Renewable energy and the impacts on nature

Renewable energy and the impacts on nature

Australia’s renewable energy transition must minimise negative impacts on nature and cultural values.

Frequent floods, severe bushfires, and more international climate and biodiversity agreements put in place. It's obvious that a full transition away from fossil fuels is necessary and urgent.

To address the impacts of climate change on people and nature Australia needs to expand renewable energy projects. This includes: solar and wind farms onshore or offshore, mining for rare metals, and transmission lines that are up to scratch. Where and how this happens presents a dilemma. (Main image above by tioloco)

These renewable energy projects could have negative impacts on natural and cultural values. In some places, they already are. Forest, desert, river and ocean ecosystems are at risk from renewables mining and infrastructure.

Decades of decision-maker denial and delay on climate—here in Australia and globally—mean that the necessary rapid transition to renewable energy risks further damage to natural and cultural values. As one of the globe’s most biodiverse continents, with the oldest living culture on Earth, Australia has both much to gain and lose in this transition.

How Australia does renewables matters—for climate, for nature, and for people.

Image: Martin Wurt

The situation is urgent, yet this doesn’t mean renewables should be exempt from national environment laws. The risks of more regrettable losses to significant natural values are too great. Destroying more nature won’t mitigate the impacts of climate change, nor support people and nature to adapt to its impacts.

This dilemma needs to be considered to reduce those impacts as far as possible.

The mistakes humanity made in destroying nature through the industrial revolution must not be repeated through the renewables revolution.

Renewables developments must minimise negative impacts on natural and cultural values.
For example, developments should occur on previously developed or degraded lands and minimise impacts on ecosystems and water flows. Without consent from relevant First Nations peoples projects should not proceed. And the support of local communities for renewables developments is vital. A national plan is required, led by the federal government to make sure nature is not unnecessarily sacrificed for renewable energy goals.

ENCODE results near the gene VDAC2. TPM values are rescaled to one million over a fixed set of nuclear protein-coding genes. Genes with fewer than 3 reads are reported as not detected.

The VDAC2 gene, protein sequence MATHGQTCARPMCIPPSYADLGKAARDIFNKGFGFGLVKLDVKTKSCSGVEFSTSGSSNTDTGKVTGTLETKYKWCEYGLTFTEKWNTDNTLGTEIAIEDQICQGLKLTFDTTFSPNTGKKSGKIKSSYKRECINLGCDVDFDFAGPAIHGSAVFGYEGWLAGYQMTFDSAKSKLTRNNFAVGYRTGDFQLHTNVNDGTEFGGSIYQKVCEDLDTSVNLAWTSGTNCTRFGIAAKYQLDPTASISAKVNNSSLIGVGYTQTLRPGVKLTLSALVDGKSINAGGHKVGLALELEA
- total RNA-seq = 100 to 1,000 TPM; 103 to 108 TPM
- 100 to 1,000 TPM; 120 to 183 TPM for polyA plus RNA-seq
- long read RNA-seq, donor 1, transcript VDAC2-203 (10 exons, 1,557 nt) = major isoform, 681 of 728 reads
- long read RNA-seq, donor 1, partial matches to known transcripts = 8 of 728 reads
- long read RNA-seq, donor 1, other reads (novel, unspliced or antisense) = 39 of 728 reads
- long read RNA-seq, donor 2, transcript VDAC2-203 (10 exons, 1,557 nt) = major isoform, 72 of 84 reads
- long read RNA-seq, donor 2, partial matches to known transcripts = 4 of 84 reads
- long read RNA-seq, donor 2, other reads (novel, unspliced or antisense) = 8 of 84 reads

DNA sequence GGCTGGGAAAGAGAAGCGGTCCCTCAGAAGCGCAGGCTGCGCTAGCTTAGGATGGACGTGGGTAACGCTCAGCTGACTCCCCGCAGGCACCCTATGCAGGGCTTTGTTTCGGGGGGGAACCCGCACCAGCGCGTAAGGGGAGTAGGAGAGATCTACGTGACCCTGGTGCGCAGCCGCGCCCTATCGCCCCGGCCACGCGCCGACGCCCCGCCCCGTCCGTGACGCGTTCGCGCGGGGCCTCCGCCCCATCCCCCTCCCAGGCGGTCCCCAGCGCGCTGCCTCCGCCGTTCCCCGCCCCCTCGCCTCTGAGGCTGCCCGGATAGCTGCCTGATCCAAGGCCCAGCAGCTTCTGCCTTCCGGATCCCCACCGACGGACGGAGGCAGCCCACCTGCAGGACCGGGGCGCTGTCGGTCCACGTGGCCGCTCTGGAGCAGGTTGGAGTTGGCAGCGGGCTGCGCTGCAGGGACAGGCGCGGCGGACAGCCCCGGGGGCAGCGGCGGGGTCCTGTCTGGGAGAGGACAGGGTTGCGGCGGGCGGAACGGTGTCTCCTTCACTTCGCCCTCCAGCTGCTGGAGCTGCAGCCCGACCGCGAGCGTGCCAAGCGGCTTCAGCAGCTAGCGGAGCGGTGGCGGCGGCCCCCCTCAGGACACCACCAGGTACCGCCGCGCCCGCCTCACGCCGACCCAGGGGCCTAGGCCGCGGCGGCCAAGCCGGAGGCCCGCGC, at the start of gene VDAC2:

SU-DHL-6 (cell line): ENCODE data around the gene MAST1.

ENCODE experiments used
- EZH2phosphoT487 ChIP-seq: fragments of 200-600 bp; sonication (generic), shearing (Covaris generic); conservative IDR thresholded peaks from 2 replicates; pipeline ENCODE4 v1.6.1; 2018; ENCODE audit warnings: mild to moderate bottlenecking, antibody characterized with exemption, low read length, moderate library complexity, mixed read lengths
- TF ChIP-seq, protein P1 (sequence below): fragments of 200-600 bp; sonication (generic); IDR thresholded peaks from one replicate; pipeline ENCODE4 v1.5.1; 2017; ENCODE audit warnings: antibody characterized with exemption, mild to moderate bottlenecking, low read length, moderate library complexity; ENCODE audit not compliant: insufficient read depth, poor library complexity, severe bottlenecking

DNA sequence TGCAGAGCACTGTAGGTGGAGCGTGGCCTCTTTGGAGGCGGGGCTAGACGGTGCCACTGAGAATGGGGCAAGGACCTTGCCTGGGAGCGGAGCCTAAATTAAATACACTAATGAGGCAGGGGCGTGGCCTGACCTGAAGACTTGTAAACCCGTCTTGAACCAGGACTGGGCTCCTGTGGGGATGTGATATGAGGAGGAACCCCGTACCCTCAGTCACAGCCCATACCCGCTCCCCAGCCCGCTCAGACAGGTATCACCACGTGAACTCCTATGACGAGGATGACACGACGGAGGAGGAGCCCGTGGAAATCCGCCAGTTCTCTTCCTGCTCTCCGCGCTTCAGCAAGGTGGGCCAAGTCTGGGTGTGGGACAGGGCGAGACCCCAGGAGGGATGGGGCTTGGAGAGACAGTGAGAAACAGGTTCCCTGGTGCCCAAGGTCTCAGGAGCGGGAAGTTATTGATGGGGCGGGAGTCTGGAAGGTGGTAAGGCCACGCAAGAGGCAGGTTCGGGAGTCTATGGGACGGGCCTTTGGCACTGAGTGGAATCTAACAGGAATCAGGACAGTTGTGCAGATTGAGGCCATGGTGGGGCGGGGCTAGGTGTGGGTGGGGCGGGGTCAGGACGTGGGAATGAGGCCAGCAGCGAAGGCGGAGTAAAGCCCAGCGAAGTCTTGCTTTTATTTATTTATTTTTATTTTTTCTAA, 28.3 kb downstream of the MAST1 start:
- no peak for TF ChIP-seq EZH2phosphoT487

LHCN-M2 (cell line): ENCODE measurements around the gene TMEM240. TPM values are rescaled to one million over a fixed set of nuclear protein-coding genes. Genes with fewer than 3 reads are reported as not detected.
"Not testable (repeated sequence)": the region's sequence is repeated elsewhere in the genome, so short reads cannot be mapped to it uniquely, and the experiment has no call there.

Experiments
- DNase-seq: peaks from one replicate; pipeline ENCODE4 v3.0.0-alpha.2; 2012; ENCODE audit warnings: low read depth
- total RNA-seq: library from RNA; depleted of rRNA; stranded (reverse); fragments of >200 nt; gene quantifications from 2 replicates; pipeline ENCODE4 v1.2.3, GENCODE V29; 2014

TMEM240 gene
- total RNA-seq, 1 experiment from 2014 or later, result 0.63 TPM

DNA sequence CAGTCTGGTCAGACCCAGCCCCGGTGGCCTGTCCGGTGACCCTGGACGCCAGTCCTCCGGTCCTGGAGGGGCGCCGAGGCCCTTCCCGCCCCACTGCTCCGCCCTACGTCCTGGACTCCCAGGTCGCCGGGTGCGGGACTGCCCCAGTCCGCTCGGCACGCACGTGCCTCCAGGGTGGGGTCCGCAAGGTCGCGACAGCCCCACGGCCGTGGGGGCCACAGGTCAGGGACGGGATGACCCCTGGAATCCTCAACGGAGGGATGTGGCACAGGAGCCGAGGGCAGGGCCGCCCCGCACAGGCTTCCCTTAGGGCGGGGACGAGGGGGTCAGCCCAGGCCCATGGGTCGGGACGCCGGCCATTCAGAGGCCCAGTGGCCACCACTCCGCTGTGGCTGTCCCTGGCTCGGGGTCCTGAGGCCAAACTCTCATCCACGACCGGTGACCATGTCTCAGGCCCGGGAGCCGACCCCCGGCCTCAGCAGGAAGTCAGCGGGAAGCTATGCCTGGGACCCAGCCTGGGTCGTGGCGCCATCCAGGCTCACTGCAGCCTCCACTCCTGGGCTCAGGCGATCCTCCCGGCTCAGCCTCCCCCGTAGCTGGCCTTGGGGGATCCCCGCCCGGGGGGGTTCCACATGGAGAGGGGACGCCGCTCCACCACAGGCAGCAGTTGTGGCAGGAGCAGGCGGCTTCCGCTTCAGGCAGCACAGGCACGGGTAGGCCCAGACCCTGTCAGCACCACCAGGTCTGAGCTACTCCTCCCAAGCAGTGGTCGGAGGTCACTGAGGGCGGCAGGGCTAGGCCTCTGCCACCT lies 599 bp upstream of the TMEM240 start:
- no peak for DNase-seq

The Wilderness Society recommends that governments and the renewable energy industry commit to absolute best practice, including:

  1. No project is advanced in the absence of current free, prior and informed consent from relevant First Nations peoples;

  2. Traditional ecological knowledge is appropriately integrated in planning, assessment, implementation and management of any relevant natural and cultural heritage;

  3. The local community’s social licence to operate is genuinely sought and obtained by proponents;

  4. Renewables projects and infrastructures are sited on land and sea which has previously been developed or degraded, and greenfields sites are avoided; and

  5. Ensuring the least impact on natural surface and groundwater flows, for the cleaning and maintenance of large scale renewable energy assets.

The Commonwealth Government should lead development of a continent-wide plan, to enable the renewables industry to avoid impacts on World Heritage Areas and places of outstanding universal value, including critical habitat for species facing extinction. The Commonwealth must also ensure the sector is subject to new nature laws (in line with the planned EPBC Act reforms).

Statement as of 9 January 2023